Texas Rangers President of Baseball Operations and General Manager grew up in Queens, N.Y., played Little League Baseball, became a Mets fan and spent time at Shea Stadium.
“I loved the game and I was always interested in the transaction aspects and how teams were built, but never considered what I’m doing now as a possibility for a career. I thought if anything about getting into sports that maybe [I’d work in] the NFL because they had the ‘cap’ and I heard about these people called ‘capologists.’ I was a economics major in college and sort of a math nerd and thought maybe I could go that path, but didn’t really pursue it.”
After graduation his Cornell University college roommate, A. J. Preller, gained an internship with the Phillies while Daniels moved to Boston for a job with the parent company of Dunkin Donuts.
“I spent more time focused on AJ’s job with baseball than I did my own. I went with him to the winter meetings a couple of times, and that led to the internship with the Colorado Rockies in 2001 when I was 23.”
A year later he joined the Rangers front office, first as Baseball Operations Assistant before being elevated to director of baseball operations in 2003 and named assistant general manager the following year.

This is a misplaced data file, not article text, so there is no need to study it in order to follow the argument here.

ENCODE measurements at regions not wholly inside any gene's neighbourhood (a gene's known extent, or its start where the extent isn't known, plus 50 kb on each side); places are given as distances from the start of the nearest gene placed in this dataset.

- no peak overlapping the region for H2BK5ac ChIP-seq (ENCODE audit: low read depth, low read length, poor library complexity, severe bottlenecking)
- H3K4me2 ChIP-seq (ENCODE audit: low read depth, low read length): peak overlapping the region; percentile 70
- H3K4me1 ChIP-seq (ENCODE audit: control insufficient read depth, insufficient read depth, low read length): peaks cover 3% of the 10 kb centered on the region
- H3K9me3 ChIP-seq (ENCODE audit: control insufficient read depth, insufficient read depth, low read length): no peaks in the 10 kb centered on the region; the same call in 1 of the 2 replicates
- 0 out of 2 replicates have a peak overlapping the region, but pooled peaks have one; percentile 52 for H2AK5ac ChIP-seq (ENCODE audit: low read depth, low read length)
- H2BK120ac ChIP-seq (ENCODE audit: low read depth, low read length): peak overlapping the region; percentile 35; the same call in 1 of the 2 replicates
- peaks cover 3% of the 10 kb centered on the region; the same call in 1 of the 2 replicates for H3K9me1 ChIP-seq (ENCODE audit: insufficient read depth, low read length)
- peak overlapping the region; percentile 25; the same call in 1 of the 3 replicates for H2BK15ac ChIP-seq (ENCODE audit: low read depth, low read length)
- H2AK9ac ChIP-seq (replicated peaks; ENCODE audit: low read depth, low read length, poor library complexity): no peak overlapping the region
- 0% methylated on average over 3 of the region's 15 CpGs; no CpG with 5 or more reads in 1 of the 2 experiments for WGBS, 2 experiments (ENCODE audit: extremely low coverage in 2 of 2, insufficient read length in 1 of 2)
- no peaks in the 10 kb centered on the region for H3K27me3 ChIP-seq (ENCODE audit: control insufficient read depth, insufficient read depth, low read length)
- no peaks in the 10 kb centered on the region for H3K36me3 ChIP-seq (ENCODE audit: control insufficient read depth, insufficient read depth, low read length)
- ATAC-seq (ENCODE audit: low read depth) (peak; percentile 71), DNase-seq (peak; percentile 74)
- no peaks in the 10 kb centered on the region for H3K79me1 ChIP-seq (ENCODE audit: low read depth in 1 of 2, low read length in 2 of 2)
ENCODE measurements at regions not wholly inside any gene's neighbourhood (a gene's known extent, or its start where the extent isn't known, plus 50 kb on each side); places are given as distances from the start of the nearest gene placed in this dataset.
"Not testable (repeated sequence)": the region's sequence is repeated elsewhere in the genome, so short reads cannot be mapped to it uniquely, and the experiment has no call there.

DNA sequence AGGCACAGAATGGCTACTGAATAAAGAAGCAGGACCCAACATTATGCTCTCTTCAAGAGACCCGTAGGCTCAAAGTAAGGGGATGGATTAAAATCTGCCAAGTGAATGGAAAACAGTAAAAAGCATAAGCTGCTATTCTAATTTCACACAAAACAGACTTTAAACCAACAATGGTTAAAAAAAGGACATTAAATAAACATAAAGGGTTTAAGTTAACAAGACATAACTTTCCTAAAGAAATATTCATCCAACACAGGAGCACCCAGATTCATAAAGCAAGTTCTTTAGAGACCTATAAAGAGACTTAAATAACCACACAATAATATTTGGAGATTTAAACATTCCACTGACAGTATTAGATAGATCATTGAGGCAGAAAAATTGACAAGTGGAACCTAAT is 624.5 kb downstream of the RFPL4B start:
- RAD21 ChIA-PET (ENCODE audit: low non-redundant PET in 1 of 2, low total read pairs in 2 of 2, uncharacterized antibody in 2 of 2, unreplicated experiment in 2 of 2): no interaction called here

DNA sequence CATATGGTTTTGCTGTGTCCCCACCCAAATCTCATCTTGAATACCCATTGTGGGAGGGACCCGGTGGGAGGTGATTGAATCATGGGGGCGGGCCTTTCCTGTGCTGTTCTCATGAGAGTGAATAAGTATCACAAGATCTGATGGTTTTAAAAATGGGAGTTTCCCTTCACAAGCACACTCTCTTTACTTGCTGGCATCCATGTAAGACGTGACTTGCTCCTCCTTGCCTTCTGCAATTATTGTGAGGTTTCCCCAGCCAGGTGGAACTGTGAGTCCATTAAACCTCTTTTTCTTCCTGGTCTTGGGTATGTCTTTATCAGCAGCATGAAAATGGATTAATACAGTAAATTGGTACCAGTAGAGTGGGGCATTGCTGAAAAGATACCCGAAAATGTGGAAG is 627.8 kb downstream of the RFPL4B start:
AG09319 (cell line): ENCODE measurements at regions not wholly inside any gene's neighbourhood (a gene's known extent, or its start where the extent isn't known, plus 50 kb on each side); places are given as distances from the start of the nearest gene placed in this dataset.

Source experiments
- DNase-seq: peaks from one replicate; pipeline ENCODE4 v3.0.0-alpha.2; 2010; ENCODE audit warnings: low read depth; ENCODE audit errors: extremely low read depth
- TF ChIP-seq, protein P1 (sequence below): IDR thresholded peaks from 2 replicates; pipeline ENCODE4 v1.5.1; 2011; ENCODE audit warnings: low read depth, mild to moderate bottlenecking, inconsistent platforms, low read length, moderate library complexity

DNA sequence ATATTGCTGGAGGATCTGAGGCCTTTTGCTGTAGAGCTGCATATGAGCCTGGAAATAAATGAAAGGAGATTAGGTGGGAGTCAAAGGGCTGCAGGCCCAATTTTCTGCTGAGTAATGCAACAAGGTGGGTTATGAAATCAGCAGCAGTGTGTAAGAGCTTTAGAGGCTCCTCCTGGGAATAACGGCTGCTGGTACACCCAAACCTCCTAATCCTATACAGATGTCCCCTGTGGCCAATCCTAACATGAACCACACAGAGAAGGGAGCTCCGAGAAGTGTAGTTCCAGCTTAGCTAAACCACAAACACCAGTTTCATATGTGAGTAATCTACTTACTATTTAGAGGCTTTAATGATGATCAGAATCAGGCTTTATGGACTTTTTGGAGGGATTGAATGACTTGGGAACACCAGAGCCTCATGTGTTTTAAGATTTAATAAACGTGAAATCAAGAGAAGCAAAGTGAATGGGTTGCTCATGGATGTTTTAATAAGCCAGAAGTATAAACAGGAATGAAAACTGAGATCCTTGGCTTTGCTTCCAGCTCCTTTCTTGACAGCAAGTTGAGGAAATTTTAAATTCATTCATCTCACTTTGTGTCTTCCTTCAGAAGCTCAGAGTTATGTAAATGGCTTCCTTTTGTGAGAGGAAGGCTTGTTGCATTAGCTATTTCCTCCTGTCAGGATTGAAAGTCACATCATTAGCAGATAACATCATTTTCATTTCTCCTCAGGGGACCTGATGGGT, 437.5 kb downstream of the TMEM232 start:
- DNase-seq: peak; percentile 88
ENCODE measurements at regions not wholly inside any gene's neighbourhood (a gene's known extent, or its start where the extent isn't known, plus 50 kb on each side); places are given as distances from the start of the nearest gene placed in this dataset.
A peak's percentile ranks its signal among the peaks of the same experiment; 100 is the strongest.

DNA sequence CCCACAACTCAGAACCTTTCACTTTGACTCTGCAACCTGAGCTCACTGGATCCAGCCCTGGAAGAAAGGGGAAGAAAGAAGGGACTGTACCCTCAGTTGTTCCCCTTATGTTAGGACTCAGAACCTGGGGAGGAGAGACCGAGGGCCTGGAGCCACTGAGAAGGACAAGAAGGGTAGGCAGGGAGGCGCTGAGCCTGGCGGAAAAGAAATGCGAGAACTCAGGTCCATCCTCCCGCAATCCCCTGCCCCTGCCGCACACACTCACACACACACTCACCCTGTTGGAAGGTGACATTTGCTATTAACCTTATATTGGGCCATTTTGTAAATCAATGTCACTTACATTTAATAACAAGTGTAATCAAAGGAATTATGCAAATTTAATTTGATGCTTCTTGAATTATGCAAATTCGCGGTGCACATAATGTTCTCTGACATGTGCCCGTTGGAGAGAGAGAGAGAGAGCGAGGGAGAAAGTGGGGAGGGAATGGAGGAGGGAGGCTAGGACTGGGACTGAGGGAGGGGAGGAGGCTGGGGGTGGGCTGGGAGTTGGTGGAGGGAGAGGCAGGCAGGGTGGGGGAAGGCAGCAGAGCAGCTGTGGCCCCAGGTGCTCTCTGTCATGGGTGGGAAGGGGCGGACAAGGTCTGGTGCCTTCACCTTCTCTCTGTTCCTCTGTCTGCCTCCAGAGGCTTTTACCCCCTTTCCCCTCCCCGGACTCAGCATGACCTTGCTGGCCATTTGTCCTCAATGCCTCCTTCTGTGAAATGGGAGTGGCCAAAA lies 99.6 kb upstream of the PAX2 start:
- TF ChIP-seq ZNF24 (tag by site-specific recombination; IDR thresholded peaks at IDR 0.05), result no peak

In 2004, Preller joined Daniels in Arlington, where he remained for 10 years before becoming the general manager for the San Diego Padres. The two former roommates are now both at the top tier of their team’s front offices.
There were always two questions
When he became the general manager of the Texas Rangers in 2005, Daniels frequently encountered two questions at just about every public appearance.
The first one was, “how old are you?” and the second, “when are we going to get some pitching?”
Both were understandable. JD, as everyone came to know him, would face those questions again and again. He had just become the youngest GM in all of Major League Baseball and most wondered if a 28-year-old had the kind of experience required to build a winning team.
The other query was one that sports writers and the team’s faithful followers had been asking long before JD joined the club. Rangers’ fans had always longed for the kind of pitching staff that characterized championship teams.
After his promotion to the position considered pivotal for any team, he went to work doing what general managers do – building an organization all the way from scouting young prospects to delivering top level players to the field of the major league ballpark.
The results are stunning
Just three years later, Baseball America ranked the Rangers as the number four system among the 30 major league teams. The following year they gained the distinction of having the game’s best farm system.
In 2012 the Rangers were selected as the Topps Organization of the Year that annually highlights the Major League team that has shown outstanding performance, depth and talent throughout its major and minor league teams.